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Is MLS Becoming the Right Bet?

Robbie Keane and David Beckham have brought all the fans to the yard.
Robbie Keane and David Beckham have brought all the fans to the yard.

There was a New York Times article called "Did Newark Bet on the Wrong Sport?" and it discusses a largely ignored minor league baseball stadium in Newark, and the often full Red Bulls Arena in Harrison, NJ. It's a bit of an unfair comparison, since one is Independent Baseball, and the other is a major sports league with national coverage. That unfair comparison leads to the article's main point, that MLS has made the transition from NFL stadium filler to a smart investment for smaller cities. 

(Seattle of course being the huge hiccup in that point) 

The facts are these. When MLS launched in 1996, the LA Galaxy led the league in average attendance with 28, 916. The team didn't draw close to that again until 2008. In between there was many years of 20,000 in a stadium that can fit 90,000. Attendance jumped when the Home Depot Center opened in 2003, but it wasn't until Beckham's arrival that sellouts became regular occasions. 

Which is all to say, since it's founding 16 years ago, MLS has made two important changes. It thinks smaller, and it thinks bigger. The point the article misses is that MLS has never operated on a minor league scale. The minor league baseball stadiums in Rancho Cucamonga and San Bernadino combined couldn't contain a HDC sellout crowd. The Dodger's AAA affiliate in Albuquerque can only hold 12k. 

When MLS build a soccer specific stadium in a suburb or satellite city of New York, Los Angeles, or Dallas, they're building on the scale of the Lakers in Inglewood, and not the Inland Empire 66ers. A MLS franchise at this point is a major community investment. 

It's one that can pay major dividends. The Off Campus pub (or whatever it's called) made it's name off of it's association with soccer. In a suburban community like Carson, there's little else that can drive that much traffic to a small business. 

The flip side is the thinking bigger part. Bringing in David Beckham, Robbie Keane, Thierry Henry; these moves lead to sellouts. It's still a major city audience that MLS teams are trying to court, so while teams may play in minor league territory, they have to think like big city teams. They have to buy like big city teams.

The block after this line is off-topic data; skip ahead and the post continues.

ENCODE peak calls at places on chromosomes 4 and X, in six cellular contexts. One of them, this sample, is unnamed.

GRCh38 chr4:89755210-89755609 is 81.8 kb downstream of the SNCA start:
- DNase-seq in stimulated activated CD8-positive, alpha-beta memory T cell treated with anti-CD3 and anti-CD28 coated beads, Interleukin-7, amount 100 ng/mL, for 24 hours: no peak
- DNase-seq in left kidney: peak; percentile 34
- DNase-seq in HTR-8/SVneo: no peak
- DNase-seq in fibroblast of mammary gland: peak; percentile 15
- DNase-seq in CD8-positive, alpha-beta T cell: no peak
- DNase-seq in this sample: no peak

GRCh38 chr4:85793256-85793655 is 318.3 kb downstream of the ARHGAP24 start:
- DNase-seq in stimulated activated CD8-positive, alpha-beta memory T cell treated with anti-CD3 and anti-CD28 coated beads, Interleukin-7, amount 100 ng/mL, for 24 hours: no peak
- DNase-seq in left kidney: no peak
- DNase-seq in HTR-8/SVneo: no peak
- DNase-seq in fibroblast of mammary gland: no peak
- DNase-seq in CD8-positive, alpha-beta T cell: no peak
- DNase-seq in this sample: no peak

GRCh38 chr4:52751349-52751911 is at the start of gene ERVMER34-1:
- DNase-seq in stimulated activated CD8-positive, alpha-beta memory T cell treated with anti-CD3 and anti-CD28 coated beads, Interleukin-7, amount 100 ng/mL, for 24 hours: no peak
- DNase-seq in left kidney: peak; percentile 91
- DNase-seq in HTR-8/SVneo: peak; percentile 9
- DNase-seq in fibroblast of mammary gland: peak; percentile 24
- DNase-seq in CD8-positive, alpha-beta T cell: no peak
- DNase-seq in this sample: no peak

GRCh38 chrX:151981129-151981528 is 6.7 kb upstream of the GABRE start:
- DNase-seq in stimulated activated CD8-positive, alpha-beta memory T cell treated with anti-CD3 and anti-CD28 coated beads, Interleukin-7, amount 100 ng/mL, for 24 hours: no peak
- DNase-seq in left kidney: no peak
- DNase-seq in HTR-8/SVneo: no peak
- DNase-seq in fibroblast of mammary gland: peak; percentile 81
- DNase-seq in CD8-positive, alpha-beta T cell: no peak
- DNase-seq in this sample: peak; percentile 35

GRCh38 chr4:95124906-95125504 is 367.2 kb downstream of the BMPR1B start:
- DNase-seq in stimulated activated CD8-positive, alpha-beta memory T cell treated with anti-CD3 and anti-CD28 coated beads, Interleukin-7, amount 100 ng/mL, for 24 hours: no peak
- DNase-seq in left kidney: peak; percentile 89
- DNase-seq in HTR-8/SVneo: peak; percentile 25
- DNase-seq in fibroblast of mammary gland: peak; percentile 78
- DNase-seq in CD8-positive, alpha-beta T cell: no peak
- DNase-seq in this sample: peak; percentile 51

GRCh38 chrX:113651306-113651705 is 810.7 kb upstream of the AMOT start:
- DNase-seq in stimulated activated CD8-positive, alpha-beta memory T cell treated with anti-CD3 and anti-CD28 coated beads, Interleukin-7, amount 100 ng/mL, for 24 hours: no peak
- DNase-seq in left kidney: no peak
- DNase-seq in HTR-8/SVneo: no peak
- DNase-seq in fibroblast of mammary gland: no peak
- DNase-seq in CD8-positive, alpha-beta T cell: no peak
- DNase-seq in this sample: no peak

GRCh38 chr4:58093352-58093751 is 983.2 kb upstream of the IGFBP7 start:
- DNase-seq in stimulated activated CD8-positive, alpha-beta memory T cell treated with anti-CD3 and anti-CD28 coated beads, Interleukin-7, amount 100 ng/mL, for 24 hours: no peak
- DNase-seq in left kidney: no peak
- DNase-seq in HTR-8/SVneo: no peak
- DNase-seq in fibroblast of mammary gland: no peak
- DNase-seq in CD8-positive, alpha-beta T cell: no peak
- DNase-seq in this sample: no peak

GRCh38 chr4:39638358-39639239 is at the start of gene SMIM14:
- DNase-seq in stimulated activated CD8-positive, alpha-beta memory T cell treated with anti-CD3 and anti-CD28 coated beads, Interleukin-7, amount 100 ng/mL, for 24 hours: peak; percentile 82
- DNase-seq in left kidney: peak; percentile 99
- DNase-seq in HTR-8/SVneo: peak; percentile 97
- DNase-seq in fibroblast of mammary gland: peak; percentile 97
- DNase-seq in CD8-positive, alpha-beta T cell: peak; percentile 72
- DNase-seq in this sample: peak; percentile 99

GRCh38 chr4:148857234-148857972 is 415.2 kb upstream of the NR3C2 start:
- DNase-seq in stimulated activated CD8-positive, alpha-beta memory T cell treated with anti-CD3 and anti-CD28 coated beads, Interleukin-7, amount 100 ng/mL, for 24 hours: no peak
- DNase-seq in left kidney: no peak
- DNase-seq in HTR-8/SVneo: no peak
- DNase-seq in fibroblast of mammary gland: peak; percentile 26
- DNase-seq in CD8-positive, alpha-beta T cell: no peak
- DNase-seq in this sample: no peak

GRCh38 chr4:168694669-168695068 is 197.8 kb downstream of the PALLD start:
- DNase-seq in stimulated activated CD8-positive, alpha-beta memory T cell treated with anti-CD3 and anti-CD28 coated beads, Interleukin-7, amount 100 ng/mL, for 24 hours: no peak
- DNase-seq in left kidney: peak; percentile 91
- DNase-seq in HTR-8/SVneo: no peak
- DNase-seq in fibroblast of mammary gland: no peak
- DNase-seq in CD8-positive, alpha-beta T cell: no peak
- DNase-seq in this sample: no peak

The other example I wanted to bring up is Portland. I mentioned Albuquerque; Portland was the minor league AAA affiliate of San Diego. They had a rich tradition, with the Portland Beavers name going back to the original PCL which played in cities like LA, SF, and SD. They kicked the Beavers out, renovated the stadium, and moved in a MLS franchise. The Timbers had tradition too, and now they have a consistently sold out stadium and national coverage. 

That last point is key. Triple A baseball, played in the Portlands, Sacramentos, and Albuquerques of the world, doesn't get a national TV package. It certainly doesn't get promos during Sunday Night Football. Yet MLS still gets this comparison with the Newark Bears of the world. 

There's no question that MLS has financial issues, but there's also no question that it has come into its own. The great thing about soccer is that it's an international game, and as such a team that plays its games in Carson gets written on by the BBC. 

What I hope we can discuss is what issues arise for you as a direct result of where the Galaxy play? Do you patronize local businesses when you drive in for games? For those out of towners, do you even think about the fact that the Galaxy play in the suburbs? 

Some of this came up for me when Chivas sent their survey around. If they were to build in Pomona, they'd be competing pretty directly with the Inland Empire minor league teams. Doesn't it just make logical sense for Chivas to build out in the IE? Any community with minor league baseball and within driving distance of a major city should jump for joy at the chance to bring a MLS franchise out there. 

The NFL/MLB did this in the 70s with their multipurpose suburban stadiums. I think the scale was too big there. If Carson had built the NFL stadium as was once talked about, and 65 thousand were trying to get to a game with the Avalon exit closed, it'd be pandaemonium. However, I was able to drive up to Saturday's sold out Galaxy game an hour and a half before kickoff without any problems. 

So what do you think? There's certainly a lot to digest, but I hope we can get a good discussion going.